Naturally, I gravitated toward the device that produced the least issues, swinging from rope to rope in Shadow of the Tomb Raider and taking down enemies in Destiny 2, all on my phone. While that is certainly impressive (and something I didn’t think I’d see for years to come), I don’t think the novelty is enough to invest in Google Stadia just yet.
In fact, I don’t quite understand why I need Google Stadia. As someone who already owns one or more of the three major consoles, partaking in a service that possibly gets you new games as they release with the added bonus that you don’t have to download any updates is simply not worth the jump. A dominating game streaming service seems to be the way of the future, I just don’t think we’re quite ready to make that switch yet.
It would be silly to say there aren’t things to love in what Stadia does offer. Although the initial setup is a bit much — with the multiple apps and the Chromecast preparation — playing games from there on out is straightforward and to the point. You just turn it on, pick your game, and you’re playing. It’s a welcome streamlining as just last week I picked up Star Wars: Jedi Fallen Order and popped it into my PlayStation 4 only to be met with an update screen that delayed my start by 40 minutes. That doesn’t happen with Stadia.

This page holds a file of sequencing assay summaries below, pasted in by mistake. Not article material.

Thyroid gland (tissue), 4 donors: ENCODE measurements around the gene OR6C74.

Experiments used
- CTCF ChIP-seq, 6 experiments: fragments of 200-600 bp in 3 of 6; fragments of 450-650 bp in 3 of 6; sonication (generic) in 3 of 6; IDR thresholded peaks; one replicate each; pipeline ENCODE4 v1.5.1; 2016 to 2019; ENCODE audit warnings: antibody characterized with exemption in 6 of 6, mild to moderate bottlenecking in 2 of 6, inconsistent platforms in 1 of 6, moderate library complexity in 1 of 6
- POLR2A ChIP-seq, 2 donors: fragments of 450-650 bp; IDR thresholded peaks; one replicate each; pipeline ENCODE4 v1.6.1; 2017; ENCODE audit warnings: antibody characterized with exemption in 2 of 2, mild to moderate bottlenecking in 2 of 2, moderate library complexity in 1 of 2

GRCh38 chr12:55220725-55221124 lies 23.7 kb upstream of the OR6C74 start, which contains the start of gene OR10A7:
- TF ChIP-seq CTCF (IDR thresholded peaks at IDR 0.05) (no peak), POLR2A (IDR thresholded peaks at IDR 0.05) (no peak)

The controller mount for my phone, which admittedly left me dumbfounded as to how to attach, was a neat way to alleviate the painstaking task of implementing touch controls. That said, and practically speaking, I wouldn’t use this mount outside my own bedroom where I can’t lay down and relax while playing. Nintendo Switch this is not. Stadia’s mobile rig is inconvenient to carry around to an airport or other public space where I would theoretically whip it out and start playing. Stadia is meant to be played anywhere, or so it was sold, but beyond testing at a local Starbucks, I can’t imagine myself ever leaving my house with this controller.
Stadia’s current list of games doesn’t include a ton of the newest releases, but that’s not a huge issue. Games like Cyberpunk 2077 and Doom Eternal are set to release on the platform alongside their console counterparts in 2020 and make the service a compelling option when they debut. The problem is Stadia would feel like much more of a worthy investment if the games were part of a paid service where being a member grants you access to a wide range of options, new and old. The current offering makes it seem like it wants to be a competitor to current consoles like the PlayStation 4 and Xbox One, not a groundbreaking new option, and it simply does not have the reach to achieve a goal that grand.
Google Stadia has a lot of potential, but I don’t quite see why I need it right now. The service is cool, provided you live in an area with exceptional Internet service where playing a game feels natural and not something with occasional bumps you simply are forced to get used to. I don’t think this is the end of Stadia’s story. The launch may be a bit premature, but the tech is still impressive and Google promises a hopeful 2020. I wouldn’t jump on board now, but I would certainly keep an eye on what Stadia brings next year.